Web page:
I don't have to read the details of the announcement of Facebook's (FB) social search to know that it has bad implications for LinkedIn (LNKD). The extent of these implications is debatable, but the bottom line is that social search means less time on LinkedIn for both users and recruiters.
If recruiters can now more actively find candidates on Facebook, this could eat away at large revenues from the important recruiting segment to which LinkedIn relies on for a large share of its revenue. Recruiters are already adapting Facebook as a recruiting tool: A 2012 Jobvite social recruiting survey notes that Facebook saw the biggest gains in social recruiting. A couple key findings from the survey are as follows:
- 2/3 of recruiters use Facebook to find new talent, a growing trend since Facebook saw the biggest gain in usage, jumping 11 points from last year to 66% in 2012.
- For the first time, more than half (54%) of recruiters now use Twitter for their talent search, revealing the importance of watching what you tweet.
- LinkedIn remains the dominant recruiting network, used by 93% of respondents. (87% in 2011 and 78% in 2010).
Pair previous recruiting activities on Facebook with social search and this equates to more competition for LinkedIn. LinkedIn's recruiting platform is expensive, and any competitive threats could further squeeze already tight margins. Further, the fact that LinkedIn has already reached most corporate recruiters begs the question as to where the implied growth will come from in the long term.
Many will still argue that there is no direct competitor for LinkedIn: this is not so different that the argument I recall hearing about a year ago regarding Apple (AAPL) and the iPhone. Up until recently all my friends had been ditching Blackberries for iPhones, however this is no longer the case. It appears that just about everyone is moving to Samsung, and some even awaiting the new Blackberry. While these are obviously different companies in different markets, the fact that abnormal growth and profits are not sustainable over the long run is well established in academia and history. The recent cut in iPhone orders on weak demand should be evidence enough of this harsh reality. LinkedIn has experienced exponential growth, and its current valuation implies that will continue into the future. It would truly have to be a "revolutionary" company to do so.
CEO Jeff Weiner has much discussed a "social graph" it may launch in the future. Looks like Mr. Zuckerberg is one step ahead of him on this one. While they may not be the exact same vision, advances in one network are ultimately negative for the other. Again, the two companies don't directly compete in a number of ways, but in some ways they do. Small shares or traffic and revenue moving from one site to the other can definitely become significant.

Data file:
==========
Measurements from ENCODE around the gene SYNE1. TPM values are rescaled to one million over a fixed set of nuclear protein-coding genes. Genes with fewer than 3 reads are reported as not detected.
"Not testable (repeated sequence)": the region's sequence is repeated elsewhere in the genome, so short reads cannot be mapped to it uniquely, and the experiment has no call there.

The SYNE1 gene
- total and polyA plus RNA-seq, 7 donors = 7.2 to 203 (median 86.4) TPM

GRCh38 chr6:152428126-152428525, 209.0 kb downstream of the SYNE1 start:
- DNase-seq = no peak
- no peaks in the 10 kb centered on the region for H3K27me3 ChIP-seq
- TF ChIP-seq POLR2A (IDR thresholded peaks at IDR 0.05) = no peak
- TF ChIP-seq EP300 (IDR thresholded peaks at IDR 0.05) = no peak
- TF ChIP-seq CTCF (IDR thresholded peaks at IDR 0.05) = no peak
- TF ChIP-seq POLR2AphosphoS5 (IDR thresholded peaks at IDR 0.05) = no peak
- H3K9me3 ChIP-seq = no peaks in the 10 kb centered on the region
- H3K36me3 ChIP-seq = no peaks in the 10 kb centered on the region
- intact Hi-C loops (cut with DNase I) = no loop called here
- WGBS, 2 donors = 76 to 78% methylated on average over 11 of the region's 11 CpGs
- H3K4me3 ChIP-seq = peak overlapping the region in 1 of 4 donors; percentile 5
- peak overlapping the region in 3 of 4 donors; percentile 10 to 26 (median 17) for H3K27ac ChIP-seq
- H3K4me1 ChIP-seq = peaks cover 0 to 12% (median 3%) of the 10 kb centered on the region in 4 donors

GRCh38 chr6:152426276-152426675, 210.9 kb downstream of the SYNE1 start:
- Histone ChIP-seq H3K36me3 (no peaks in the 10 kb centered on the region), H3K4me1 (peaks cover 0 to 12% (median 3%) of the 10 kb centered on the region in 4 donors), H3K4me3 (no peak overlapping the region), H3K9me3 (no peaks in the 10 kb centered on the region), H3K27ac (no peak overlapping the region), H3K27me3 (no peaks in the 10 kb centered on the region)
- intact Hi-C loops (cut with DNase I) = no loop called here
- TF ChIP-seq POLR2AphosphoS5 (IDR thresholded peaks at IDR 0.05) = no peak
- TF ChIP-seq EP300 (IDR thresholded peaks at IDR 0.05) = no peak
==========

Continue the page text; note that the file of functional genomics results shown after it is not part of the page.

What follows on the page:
Insiders aren't exactly buying up the stock; they are dumping it at every opportunity. December was a record month for insider selling, and it appears like January wont be much different.
(click to enlarge) http://data.cnbc.com/quotes/LNKD/tab/8.3
If one looks at the weekly chart, there are couple key technical components that should be considered:
- LinkedIn still hasn't been able to make meaningful new highs since those experienced on the IPO. Any talks of the stock's "outperformance" has been based from periods after the stock has sold off.
- There appears to be lots of sellers between $120 and $125, and I think those are the two keys levels to watch near term. Until the stock can close above $125 on meaningful volume, I find it very difficult to be bullish.
- The ascending triangle seen below is more often a bullish pattern, but can be bearish as well: the key will be the direction of the breakout. What adds to my bearish perspective is that there is divergence between price and both the MACDs as well as the RSI. These indicators basically illustrate that momentum is not confirming price action.
- The September highs were also produced on one of the lowest volume periods; again another reason to question any further upside.
At $118, LinkedIn is trading at a 760 P/E, an astronomical valuation that already has significant growth built into it. In comparison, Facebook is trading at roughly a third of that. Any threats to this high implied growth grate should be concerning for anyone long. A $12.6 billion market cap for a company generating $0.15 EPS isn't exactly cheap. Further, one cannot forget that GAAP net income has actually declined for the last four quarters
Fundamentally I don't know what news or developments can come out that would make me bullish on LinkedIn. Even with consecutive earnings beats the stock has failed to rally above the IPO high; there is simply too much growth already built into the stock price. The news has been good for LinkedIn, but the stock just can't seem to get any momentum. That being said, it also hasn't sold off yet. Given the above pattern in the weekly chart it does appear that we will soon have a decisive breakout in one direction the other.
For any trader or investor, price is ultimately the only thing that pays, and my bearish outlook will be seriously challenged with a close above $120 and $125. Until then, I think this news and price action offers a very attractive risk to reward for anyone looking to initiate a short position as I did today.
*Thanks to Chris Vermeulen at The Technical Traders for this thoughts.